Extending ASP.NET MVC View Engine to Render Device Specific Views - Part One

In this series of posts, I will describe how we can use ASP.NET MVC framework's built-in features and extensibility to provide a better experience for users of various devices. In this post, we will look at how following conventions can help us quickly build multiple views and what benefits we might be getting from it. Later, we will improve our design by writing a custom view engine.

Background

Different websites have different ways of rendering the appropriate view for a given device. A common solution is to design websites responsively. But that is not always ideal as sometimes we need to render different views specifically designed for devices. Two very common practices are redirecting the user to a sub-domain (heraldsun website takes mobile users to http://m.heraldsun.com.au/) or a completely different domain (carsales takes you to carsales.mobi). A disadvantage of these approaches is that they inherently introduce multiple URL’s for the same page depending on the device. Another issue arises if you share http://m.heraldsun.com.au/ with someone, they will see the mobile page regardless of their device. That is bad user experience.

I think it would be better if each page in application has a single URL. The view rendered to the user will be different according to their device. We can achieve this by naming the views according to ASP.NET MVC conventions.

The action method below returns Index view with Master as masterpage/layout:

<h1>Hello World!</h1>  

All we need to do now is to create two versions for the view (and for the master page) and naming them according to ASP.NET MVC conventions: Index.cshtml and Index.Mobile.cshtml for the view and Master.cshtml and Master.Mobile.cshtml for master page (replace .cshtml with .aspx in all file names if using webform view engine).
Now let's run the project. It simply works! Index() action method returns Index.cshtml for desktop users and Index.Mobile.cshtml for mobile devices.

How does that work? Well, if the requesting device is a mobile, the view engine built into MVC will automatically look for [viewName].mobile.cshtml first and will return that one. If not found, it will revert back to the good old [viewName]. cshtml. This sounds very intuitive and to some degree magical. You can stop reading if that’s all you needed. Sometimes, however, that’s not enough.

Custom View Engine

Many device detection libraries (inlcuding 51 degrees), mark iPad as a mobile device. What if we have designed some iPad specific views and want them to be displayed for iPad devices? Well, there is a way. With ASP.NET MVC, there is always a way. Firstly, let’s create some iPad specific views:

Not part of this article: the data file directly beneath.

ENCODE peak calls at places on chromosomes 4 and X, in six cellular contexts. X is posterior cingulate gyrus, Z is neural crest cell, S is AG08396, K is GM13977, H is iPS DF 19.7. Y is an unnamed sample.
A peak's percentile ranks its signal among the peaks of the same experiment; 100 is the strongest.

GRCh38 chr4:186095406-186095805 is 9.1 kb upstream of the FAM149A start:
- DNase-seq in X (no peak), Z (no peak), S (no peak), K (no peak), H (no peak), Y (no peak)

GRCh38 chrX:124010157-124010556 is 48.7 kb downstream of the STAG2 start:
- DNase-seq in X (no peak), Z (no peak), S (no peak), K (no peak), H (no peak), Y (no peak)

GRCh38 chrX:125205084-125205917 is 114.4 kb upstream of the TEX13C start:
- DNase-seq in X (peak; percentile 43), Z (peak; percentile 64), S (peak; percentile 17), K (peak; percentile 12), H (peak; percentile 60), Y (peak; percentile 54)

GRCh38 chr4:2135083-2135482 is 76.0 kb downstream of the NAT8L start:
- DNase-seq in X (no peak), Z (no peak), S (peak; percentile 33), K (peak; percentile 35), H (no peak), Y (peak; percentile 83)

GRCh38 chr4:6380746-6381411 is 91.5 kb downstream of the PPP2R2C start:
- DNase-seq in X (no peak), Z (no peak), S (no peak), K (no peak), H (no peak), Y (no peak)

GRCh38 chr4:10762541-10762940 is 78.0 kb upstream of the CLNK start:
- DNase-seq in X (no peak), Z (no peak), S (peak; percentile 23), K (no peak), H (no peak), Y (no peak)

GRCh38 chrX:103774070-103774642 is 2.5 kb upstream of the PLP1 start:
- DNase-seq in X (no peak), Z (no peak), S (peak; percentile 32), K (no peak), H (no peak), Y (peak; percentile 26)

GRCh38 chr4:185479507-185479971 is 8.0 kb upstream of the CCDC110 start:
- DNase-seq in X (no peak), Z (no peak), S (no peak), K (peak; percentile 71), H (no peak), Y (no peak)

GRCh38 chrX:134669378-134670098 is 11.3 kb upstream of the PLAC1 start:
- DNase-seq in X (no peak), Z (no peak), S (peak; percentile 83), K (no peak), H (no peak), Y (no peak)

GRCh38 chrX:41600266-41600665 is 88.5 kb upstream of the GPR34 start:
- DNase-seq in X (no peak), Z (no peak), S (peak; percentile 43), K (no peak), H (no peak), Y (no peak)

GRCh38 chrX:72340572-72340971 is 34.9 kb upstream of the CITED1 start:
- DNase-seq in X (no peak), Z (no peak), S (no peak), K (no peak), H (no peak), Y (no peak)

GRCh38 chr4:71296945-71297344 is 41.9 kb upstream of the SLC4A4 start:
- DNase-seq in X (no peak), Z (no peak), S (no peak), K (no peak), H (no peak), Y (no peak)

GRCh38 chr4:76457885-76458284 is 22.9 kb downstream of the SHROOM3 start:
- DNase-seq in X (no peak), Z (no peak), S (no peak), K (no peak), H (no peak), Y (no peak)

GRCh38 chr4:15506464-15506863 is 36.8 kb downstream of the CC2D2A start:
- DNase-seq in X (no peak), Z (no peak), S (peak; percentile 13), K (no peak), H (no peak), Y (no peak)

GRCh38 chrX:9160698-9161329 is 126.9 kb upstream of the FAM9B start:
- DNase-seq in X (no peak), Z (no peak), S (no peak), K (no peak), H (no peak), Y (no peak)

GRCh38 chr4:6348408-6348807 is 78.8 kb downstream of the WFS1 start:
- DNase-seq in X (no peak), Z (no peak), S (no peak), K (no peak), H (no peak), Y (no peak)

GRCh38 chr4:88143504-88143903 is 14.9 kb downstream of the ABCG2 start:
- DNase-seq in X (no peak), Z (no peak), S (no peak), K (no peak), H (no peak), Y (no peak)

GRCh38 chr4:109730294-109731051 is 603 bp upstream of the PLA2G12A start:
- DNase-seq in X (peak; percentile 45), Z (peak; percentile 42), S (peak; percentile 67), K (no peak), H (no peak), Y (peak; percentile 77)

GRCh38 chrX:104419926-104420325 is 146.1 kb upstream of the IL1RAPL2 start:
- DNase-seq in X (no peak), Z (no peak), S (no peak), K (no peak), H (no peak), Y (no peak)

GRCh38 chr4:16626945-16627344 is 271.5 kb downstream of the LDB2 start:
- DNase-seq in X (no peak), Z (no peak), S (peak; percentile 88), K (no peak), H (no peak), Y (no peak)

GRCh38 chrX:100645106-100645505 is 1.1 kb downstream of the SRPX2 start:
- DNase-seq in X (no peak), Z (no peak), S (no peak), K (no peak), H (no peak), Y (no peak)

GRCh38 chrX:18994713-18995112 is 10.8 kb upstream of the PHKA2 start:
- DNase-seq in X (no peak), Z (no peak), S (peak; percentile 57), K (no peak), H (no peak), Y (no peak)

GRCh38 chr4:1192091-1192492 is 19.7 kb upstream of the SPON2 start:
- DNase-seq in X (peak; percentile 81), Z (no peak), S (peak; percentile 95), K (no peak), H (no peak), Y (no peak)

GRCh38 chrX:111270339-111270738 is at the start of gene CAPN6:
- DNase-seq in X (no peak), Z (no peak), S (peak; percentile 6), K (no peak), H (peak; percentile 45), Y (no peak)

Now it’s time to create a custom view engine.

class MyViewEngine : RazorViewEngine //or WebFormViewEngine  
{
  public override ViewEngineResult FindView(ControllerContext controllerContext, string viewName, string masterName, bool useCache)
  {
    ViewEngineResult result;
    if (controllerContext.HttpContext.Request.UserAgent.ToLower().Contains(“ipad”))
    {
      masterName = masterName + ".ipad";
      string viewPathAndName = viewName + ".ipad";
      //Mobile view retrieved
      result = base.FindView(controllerContext, viewPathAndName, masterName, false);
    }
    else
    {
      //full view retrieved
      result = base.FindView(controllerContext, viewName, masterName, false);
    }

  return result;
}

This custom view engine needs to be registered in Global.asax:

protected override void OnApplicationStarted(){  
  ViewEngines.Engines.Add(new MyViewEngine());
}

So if the requesting device is an iPad, the “[viewname].ipad” is retrieved. Otherwise, we fall back to the built-in view engine FindView method.

Summary

In this post, we looked at using ASP.NET MVC built-in capabilities to retrieve views based on the requesting device without changing the URL. We then customised the solution to cater for iPad specific views.

In the next post, I will describe an alternative method to renaming view names in an attempt to have more control and flexibility over the rendered views.